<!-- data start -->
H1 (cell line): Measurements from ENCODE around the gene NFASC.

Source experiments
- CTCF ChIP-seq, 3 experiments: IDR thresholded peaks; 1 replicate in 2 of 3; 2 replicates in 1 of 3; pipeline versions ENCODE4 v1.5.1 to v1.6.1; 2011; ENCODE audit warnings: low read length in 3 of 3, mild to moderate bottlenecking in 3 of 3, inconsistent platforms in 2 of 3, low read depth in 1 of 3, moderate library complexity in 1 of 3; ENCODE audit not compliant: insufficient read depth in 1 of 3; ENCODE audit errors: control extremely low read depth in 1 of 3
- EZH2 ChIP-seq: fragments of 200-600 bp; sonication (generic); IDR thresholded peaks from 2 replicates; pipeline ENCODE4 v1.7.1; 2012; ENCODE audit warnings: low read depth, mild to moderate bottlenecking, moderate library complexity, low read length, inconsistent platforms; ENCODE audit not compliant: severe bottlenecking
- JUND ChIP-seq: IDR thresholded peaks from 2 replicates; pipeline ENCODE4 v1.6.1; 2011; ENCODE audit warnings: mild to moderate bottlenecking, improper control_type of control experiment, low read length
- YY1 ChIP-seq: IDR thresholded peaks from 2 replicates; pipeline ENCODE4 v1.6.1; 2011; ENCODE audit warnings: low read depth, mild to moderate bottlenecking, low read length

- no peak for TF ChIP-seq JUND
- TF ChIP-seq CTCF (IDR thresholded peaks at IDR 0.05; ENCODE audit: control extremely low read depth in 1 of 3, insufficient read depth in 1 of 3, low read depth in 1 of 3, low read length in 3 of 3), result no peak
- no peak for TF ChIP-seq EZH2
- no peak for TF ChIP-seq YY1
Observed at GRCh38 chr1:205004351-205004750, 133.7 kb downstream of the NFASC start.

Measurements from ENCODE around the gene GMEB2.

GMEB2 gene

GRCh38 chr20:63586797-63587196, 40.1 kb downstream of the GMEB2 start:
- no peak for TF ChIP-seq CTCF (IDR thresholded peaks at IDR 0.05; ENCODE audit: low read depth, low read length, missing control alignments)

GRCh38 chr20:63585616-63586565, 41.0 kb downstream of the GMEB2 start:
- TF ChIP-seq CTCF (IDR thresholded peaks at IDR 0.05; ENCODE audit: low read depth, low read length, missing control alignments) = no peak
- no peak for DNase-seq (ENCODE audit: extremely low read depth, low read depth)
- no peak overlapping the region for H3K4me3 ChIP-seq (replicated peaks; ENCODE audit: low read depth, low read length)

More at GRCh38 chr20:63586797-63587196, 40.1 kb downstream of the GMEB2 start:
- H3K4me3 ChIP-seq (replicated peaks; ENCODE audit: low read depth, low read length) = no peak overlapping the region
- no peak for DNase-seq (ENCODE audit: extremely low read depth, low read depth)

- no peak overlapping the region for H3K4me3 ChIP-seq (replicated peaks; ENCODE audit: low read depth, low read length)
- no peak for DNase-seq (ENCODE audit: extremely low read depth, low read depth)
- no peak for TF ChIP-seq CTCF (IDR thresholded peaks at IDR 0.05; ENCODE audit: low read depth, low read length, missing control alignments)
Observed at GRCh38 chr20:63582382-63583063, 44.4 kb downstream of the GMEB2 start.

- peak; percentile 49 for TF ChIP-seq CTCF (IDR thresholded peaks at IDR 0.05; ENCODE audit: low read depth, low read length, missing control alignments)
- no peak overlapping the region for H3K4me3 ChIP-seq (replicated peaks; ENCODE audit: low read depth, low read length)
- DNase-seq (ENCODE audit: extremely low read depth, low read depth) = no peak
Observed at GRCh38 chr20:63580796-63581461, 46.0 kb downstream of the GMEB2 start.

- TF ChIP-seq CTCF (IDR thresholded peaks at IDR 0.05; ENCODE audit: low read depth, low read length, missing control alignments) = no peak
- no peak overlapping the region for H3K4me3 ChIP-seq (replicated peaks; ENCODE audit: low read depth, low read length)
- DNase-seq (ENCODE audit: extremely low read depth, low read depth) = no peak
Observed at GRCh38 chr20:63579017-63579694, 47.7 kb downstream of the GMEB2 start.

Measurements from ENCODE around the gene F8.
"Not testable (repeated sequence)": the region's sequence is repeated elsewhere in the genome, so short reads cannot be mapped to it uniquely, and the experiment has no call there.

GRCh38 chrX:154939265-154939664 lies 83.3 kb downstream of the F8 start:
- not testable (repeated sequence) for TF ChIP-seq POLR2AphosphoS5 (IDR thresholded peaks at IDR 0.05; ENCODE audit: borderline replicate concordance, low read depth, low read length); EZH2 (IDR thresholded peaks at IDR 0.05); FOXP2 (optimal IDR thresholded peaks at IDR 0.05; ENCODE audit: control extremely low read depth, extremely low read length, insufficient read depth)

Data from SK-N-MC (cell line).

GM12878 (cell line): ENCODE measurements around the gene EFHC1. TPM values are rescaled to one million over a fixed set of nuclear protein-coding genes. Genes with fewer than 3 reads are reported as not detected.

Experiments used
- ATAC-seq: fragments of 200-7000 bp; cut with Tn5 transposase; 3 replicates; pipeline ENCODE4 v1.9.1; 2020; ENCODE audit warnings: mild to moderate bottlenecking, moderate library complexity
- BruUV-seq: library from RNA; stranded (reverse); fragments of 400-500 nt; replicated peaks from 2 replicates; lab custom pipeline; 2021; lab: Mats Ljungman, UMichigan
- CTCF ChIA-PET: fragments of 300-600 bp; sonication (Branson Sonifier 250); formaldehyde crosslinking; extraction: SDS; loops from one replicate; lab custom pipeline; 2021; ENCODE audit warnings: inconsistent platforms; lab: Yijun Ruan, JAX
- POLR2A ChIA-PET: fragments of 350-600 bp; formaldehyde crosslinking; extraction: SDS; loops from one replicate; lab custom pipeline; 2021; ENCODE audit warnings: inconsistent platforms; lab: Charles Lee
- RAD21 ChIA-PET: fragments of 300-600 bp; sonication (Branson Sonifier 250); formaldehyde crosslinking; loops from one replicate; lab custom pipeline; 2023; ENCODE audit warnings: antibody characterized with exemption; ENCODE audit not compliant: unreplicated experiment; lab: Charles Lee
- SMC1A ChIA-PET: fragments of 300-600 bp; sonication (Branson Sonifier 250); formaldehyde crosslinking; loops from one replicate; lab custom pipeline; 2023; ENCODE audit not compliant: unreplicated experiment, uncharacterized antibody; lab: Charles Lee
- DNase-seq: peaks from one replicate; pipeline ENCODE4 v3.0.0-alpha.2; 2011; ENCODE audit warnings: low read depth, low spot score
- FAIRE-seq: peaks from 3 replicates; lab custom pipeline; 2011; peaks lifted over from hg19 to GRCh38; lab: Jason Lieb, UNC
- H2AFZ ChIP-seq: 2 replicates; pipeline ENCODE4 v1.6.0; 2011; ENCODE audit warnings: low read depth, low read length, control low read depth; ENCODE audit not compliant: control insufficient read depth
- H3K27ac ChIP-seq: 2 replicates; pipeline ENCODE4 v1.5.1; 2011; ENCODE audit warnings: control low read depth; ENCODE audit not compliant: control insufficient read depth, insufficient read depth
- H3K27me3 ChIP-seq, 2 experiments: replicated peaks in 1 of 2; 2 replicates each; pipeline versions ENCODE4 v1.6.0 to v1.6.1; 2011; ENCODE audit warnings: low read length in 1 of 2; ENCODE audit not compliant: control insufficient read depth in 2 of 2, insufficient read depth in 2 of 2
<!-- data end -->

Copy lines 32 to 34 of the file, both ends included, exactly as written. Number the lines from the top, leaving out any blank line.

- no peak overlapping the region for H3K4me3 ChIP-seq (replicated peaks; ENCODE audit: low read depth, low read length)
- DNase-seq (ENCODE audit: extremely low read depth, low read depth) = no peak
Observed at GRCh38 chr20:63579017-63579694, 47.7 kb downstream of the GMEB2 start.